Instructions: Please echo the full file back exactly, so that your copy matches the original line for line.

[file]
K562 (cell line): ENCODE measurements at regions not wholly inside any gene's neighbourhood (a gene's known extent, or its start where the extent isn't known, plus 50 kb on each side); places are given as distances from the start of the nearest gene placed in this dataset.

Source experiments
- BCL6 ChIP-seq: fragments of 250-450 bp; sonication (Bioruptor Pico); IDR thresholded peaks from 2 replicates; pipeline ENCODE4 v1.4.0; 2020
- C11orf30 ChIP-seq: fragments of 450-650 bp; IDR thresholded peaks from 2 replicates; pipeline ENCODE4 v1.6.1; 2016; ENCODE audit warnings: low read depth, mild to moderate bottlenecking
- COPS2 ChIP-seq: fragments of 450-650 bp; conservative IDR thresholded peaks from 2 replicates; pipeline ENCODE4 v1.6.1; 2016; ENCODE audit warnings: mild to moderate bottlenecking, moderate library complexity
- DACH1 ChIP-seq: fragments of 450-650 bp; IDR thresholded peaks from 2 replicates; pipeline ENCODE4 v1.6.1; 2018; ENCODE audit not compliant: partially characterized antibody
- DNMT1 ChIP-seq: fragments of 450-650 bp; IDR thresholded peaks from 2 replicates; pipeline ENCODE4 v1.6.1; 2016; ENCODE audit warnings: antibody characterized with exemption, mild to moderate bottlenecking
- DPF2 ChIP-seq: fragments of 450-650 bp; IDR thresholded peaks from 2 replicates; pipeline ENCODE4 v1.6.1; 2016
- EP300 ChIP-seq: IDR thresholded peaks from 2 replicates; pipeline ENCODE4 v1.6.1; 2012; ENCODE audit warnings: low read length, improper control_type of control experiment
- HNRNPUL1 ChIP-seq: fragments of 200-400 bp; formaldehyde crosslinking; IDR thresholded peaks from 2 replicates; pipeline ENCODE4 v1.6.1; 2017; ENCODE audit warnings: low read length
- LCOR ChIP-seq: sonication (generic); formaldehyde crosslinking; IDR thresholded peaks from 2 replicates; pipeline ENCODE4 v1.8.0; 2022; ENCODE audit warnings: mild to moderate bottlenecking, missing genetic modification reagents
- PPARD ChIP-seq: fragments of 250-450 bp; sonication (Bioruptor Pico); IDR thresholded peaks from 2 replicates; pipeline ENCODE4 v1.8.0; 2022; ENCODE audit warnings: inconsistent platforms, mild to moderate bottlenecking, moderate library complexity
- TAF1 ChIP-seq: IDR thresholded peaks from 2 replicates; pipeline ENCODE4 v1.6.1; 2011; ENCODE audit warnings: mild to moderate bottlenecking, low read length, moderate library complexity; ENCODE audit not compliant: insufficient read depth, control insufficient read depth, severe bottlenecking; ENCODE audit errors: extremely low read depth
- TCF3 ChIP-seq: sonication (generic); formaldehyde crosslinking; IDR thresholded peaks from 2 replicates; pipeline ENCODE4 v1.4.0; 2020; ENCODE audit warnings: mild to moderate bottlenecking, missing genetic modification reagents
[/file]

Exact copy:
K562 (cell line): ENCODE measurements at regions not wholly inside any gene's neighbourhood (a gene's known extent, or its start where the extent isn't known, plus 50 kb on each side); places are given as distances from the start of the nearest gene placed in this dataset.

Source experiments
- BCL6 ChIP-seq: fragments of 250-450 bp; sonication (Bioruptor Pico); IDR thresholded peaks from 2 replicates; pipeline ENCODE4 v1.4.0; 2020
- C11orf30 ChIP-seq: fragments of 450-650 bp; IDR thresholded peaks from 2 replicates; pipeline ENCODE4 v1.6.1; 2016; ENCODE audit warnings: low read depth, mild to moderate bottlenecking
- COPS2 ChIP-seq: fragments of 450-650 bp; conservative IDR thresholded peaks from 2 replicates; pipeline ENCODE4 v1.6.1; 2016; ENCODE audit warnings: mild to moderate bottlenecking, moderate library complexity
- DACH1 ChIP-seq: fragments of 450-650 bp; IDR thresholded peaks from 2 replicates; pipeline ENCODE4 v1.6.1; 2018; ENCODE audit not compliant: partially characterized antibody
- DNMT1 ChIP-seq: fragments of 450-650 bp; IDR thresholded peaks from 2 replicates; pipeline ENCODE4 v1.6.1; 2016; ENCODE audit warnings: antibody characterized with exemption, mild to moderate bottlenecking
- DPF2 ChIP-seq: fragments of 450-650 bp; IDR thresholded peaks from 2 replicates; pipeline ENCODE4 v1.6.1; 2016
- EP300 ChIP-seq: IDR thresholded peaks from 2 replicates; pipeline ENCODE4 v1.6.1; 2012; ENCODE audit warnings: low read length, improper control_type of control experiment
- HNRNPUL1 ChIP-seq: fragments of 200-400 bp; formaldehyde crosslinking; IDR thresholded peaks from 2 replicates; pipeline ENCODE4 v1.6.1; 2017; ENCODE audit warnings: low read length
- LCOR ChIP-seq: sonication (generic); formaldehyde crosslinking; IDR thresholded peaks from 2 replicates; pipeline ENCODE4 v1.8.0; 2022; ENCODE audit warnings: mild to moderate bottlenecking, missing genetic modification reagents
- PPARD ChIP-seq: fragments of 250-450 bp; sonication (Bioruptor Pico); IDR thresholded peaks from 2 replicates; pipeline ENCODE4 v1.8.0; 2022; ENCODE audit warnings: inconsistent platforms, mild to moderate bottlenecking, moderate library complexity
- TAF1 ChIP-seq: IDR thresholded peaks from 2 replicates; pipeline ENCODE4 v1.6.1; 2011; ENCODE audit warnings: mild to moderate bottlenecking, low read length, moderate library complexity; ENCODE audit not compliant: insufficient read depth, control insufficient read depth, severe bottlenecking; ENCODE audit errors: extremely low read depth
- TCF3 ChIP-seq: sonication (generic); formaldehyde crosslinking; IDR thresholded peaks from 2 replicates; pipeline ENCODE4 v1.4.0; 2020; ENCODE audit warnings: mild to moderate bottlenecking, missing genetic modification reagents